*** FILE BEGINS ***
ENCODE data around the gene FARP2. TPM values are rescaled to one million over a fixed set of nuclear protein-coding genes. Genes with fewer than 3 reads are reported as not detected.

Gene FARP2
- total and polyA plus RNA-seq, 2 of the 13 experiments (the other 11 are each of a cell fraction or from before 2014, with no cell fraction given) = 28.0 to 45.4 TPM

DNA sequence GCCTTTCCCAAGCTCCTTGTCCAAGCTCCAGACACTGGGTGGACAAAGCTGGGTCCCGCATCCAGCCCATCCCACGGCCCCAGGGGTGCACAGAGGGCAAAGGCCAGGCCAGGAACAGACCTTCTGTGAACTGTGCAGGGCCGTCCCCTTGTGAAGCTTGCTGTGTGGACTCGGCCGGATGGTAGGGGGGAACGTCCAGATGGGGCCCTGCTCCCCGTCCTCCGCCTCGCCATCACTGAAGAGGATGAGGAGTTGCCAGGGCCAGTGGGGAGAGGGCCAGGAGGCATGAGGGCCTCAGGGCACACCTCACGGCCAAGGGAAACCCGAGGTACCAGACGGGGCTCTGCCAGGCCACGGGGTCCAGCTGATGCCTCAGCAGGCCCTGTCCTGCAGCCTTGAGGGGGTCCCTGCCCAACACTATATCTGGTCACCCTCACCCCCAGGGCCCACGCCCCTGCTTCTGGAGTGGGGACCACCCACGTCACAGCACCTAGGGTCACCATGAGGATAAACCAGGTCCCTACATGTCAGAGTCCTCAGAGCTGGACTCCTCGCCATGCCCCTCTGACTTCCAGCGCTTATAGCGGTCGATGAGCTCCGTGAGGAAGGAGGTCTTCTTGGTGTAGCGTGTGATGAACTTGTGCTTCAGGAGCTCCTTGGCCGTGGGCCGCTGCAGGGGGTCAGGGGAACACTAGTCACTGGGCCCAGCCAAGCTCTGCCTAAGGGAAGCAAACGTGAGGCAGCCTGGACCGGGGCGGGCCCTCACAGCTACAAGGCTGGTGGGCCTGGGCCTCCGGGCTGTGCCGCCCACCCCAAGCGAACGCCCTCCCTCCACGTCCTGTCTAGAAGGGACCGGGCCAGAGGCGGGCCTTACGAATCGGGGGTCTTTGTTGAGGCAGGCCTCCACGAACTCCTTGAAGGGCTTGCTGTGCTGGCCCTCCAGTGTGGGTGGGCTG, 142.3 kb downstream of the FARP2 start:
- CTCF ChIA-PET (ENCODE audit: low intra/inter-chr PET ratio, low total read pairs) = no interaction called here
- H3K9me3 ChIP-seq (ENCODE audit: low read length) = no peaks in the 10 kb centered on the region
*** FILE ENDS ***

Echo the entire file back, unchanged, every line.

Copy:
ENCODE data around the gene FARP2. TPM values are rescaled to one million over a fixed set of nuclear protein-coding genes. Genes with fewer than 3 reads are reported as not detected.

Gene FARP2
- total and polyA plus RNA-seq, 2 of the 13 experiments (the other 11 are each of a cell fraction or from before 2014, with no cell fraction given) = 28.0 to 45.4 TPM

DNA sequence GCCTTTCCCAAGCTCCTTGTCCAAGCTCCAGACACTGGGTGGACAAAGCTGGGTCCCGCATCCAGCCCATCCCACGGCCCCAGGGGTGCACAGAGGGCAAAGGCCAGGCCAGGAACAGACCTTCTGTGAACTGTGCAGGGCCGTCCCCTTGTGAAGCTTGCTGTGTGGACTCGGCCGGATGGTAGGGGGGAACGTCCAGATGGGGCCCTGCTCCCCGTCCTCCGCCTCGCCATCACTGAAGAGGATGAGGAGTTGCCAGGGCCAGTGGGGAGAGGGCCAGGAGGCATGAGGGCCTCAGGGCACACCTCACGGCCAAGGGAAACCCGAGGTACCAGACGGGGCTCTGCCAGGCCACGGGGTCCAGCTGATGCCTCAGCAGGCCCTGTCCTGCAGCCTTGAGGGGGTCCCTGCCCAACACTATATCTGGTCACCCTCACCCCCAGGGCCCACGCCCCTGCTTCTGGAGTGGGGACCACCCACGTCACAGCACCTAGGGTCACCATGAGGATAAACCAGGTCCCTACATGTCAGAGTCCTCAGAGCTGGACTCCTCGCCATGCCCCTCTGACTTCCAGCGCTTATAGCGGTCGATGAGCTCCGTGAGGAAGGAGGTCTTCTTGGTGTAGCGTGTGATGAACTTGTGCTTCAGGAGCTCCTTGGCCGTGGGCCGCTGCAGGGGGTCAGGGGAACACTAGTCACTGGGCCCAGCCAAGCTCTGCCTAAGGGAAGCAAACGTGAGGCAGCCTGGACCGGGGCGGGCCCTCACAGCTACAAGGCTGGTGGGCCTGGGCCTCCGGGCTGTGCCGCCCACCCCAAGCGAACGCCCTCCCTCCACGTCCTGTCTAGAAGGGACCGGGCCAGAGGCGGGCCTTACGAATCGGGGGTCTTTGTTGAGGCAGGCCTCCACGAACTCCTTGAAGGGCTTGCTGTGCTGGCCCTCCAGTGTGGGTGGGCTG, 142.3 kb downstream of the FARP2 start:
- CTCF ChIA-PET (ENCODE audit: low intra/inter-chr PET ratio, low total read pairs) = no interaction called here
- H3K9me3 ChIP-seq (ENCODE audit: low read length) = no peaks in the 10 kb centered on the region